Alpha GPC Side Effects

Alpha GPC

Alpha-glycerylphosphorylcholine, or Alpha GPC, is a chemical naturally released as the fatty acids found in plants breaks down and is oxidized.  Primarily, we capture this chemical to utilize it in medicine.  There are powders, pills, and even straight liquid shots that people around the world use to consume the Alpha GPC.  The common thought is that Alpha GPC can be leveraged to improve neurological conditions [1], but that’s not way we are interested today.  Alpha GPC is a sexy new dietary supplement taking the body building world by storm.

Why Alpha GPC?

Fitness freaks around the world have been using Alpha GPC on the regular because it enhances and increases the level of growth hormone naturally found in the human body.  Not only has this been proven, but the results are absolutely stunning.  High doses of Alpha GPC have been taking the world of professional and competitive sports by storm because it’s much harder to detect than other performance enhancing drugs [2].

In addition to the growth hormone secretion, the same study proved that Alpha GPC promoted fat oxidation in the trial members, meaning you’re literally able to lose fat while gaining muscle.  Combine that with the usual workout regimen and other supplementation and it’s no wonder you get the pasty, pudgy, or wirey college athletes that look like The Hulk after just 2 years in the NBA or NFL.

We obviously don’t suggest you consider loading up on the Alpha GPC.  Too much of a good thing is usually a bad thing.  Our Fulcrum product already has a good portion of Alpha GPC for most people so if you’ve been able to take advantage of Fulcrum, you’re already benefiting from the Alpha GPC.  Mixing the Alpha GPC with the other ingredients in the pre workout shake exponentially improves the quality of workout you’re receiving.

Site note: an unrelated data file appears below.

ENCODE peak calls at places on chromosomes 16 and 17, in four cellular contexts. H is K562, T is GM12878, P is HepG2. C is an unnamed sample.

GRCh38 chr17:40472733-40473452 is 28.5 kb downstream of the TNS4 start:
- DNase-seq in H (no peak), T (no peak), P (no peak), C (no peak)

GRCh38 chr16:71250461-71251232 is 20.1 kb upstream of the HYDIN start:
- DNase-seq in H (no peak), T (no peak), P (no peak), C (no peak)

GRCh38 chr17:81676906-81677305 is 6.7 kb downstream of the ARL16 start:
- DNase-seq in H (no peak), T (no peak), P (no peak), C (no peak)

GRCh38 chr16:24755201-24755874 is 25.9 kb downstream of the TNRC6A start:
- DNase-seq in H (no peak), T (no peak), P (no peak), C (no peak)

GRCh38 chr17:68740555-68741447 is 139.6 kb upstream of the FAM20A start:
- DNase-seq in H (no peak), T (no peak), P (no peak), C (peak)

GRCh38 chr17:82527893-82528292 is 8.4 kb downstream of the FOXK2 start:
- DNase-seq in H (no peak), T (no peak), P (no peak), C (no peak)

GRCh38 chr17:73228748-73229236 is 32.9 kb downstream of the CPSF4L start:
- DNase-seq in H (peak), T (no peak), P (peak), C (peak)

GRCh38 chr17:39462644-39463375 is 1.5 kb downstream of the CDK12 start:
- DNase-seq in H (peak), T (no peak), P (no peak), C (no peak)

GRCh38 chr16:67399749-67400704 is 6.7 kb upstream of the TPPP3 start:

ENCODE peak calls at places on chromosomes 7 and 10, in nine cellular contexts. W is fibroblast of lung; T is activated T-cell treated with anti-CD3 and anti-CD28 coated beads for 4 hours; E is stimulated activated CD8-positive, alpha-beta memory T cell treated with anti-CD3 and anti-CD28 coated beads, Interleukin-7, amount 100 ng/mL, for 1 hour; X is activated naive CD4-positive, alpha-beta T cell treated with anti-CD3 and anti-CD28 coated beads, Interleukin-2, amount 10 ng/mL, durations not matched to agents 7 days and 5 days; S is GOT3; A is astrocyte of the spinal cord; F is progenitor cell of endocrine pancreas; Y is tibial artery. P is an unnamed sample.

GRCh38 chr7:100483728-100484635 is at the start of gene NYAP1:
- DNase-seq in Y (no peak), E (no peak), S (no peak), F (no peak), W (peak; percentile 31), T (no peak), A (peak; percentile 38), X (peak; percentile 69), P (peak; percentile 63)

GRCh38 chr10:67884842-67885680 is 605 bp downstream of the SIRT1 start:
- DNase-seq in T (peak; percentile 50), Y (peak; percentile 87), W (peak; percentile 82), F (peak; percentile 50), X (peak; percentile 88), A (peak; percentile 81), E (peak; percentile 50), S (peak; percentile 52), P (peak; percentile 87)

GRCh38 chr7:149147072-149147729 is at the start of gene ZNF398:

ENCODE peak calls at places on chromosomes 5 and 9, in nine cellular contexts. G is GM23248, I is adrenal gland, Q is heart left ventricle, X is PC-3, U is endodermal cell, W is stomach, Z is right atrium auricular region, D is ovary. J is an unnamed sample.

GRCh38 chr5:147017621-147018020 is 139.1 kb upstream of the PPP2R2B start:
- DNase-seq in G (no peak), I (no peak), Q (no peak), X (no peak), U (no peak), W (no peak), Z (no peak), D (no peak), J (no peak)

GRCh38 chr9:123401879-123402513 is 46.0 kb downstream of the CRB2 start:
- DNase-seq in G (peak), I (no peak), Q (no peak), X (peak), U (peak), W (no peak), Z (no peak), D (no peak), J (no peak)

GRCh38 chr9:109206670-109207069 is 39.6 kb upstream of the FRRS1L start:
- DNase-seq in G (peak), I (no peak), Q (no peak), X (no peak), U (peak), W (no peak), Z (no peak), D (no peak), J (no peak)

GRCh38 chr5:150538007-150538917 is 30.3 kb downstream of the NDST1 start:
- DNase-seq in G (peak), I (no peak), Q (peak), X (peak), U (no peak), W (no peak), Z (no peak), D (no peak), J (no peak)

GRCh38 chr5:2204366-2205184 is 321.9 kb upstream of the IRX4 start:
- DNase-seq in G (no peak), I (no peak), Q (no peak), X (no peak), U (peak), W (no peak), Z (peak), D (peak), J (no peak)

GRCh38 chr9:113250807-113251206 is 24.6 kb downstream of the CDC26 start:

In the world of medicine, Alpha GPC is usually used to treat serious neurological diseases or disorders like in those individuals suffering from Alzheimer’s disease or the aftermath of a stroke [3].  The growth hormone can help rebuild damaged neurosensory and brain cells, slowing the effects of the disease or disorder.

Side Effects of Alpha GPC

If you’re a regular reader to this blog then you can probably name the most common side effects for the different ingredients in our supplements.  Alpha GPC is no different in that the only real side effects are more annoying than health threatening.  In ascending order of importance, here are the top six side effects found to be associated with Alpha GPC consumption:

  1. Heartburn – This is actually not that common of a side effect when it comes to our other ingredients but heartburn is the most common side effect reported from those who are treated with Alpha GPC.
  2. Headache – A side effect reported by users of all supplements. Your body struggles to get used to new chemical levels but eventually this passes without issue.
  3. Skin Rash.
  4. Confusion – This one is another new one. It makes sense though when you consider that the substance messes with the chemical balances in your brain.  Confusion has always been reported to be temporary, like if you awake suddenly from a deep sleep.

If you’re concerned about the effects or properties of Alpha GPC, just ask your physician if it’s something that is okay for you.


  1. Adam G Parker,corresponding author1 Allyn Byars,1 Martin Purpura,2 and Ralf Jäger2
    The effects of alpha-glycerylphosphorylcholine, caffeine or placebo on markers of mood, cognitive function, power, speed, and agility
    J Int Soc Sports Nutr. 2015; 12(Suppl 1): P41.
    Published online 2015 Sep 21. doi: 10.1186/1550-2783-12-S1-P41
  2. Kawamura T1, Okubo T, Sato K, Fujita S, Goto K, Hamaoka T, Iemitsu M.
    Glycerophosphocholine enhances growth hormone secretion and fat oxidation in young adults.
    Nutrition. 2012 Nov-Dec;28(11-12):1122-6. doi: 10.1016/j.nut.2012.02.011. Epub 2012 Jun 5.
  3. Philip A. DeFina, 1 Rosemarie Scolaro Moser, 2 ,* Megan Glenn, 2 Jonathan D. Lichtenstein, 2 and Jonathan Fellus
    Alzheimer’s Disease Clinical and Research Update for Health Care Practitioners
    J Aging Res. 2013; 2013: 207178.
    Published online 2013 Sep 4. doi: 10.1155/2013/207178
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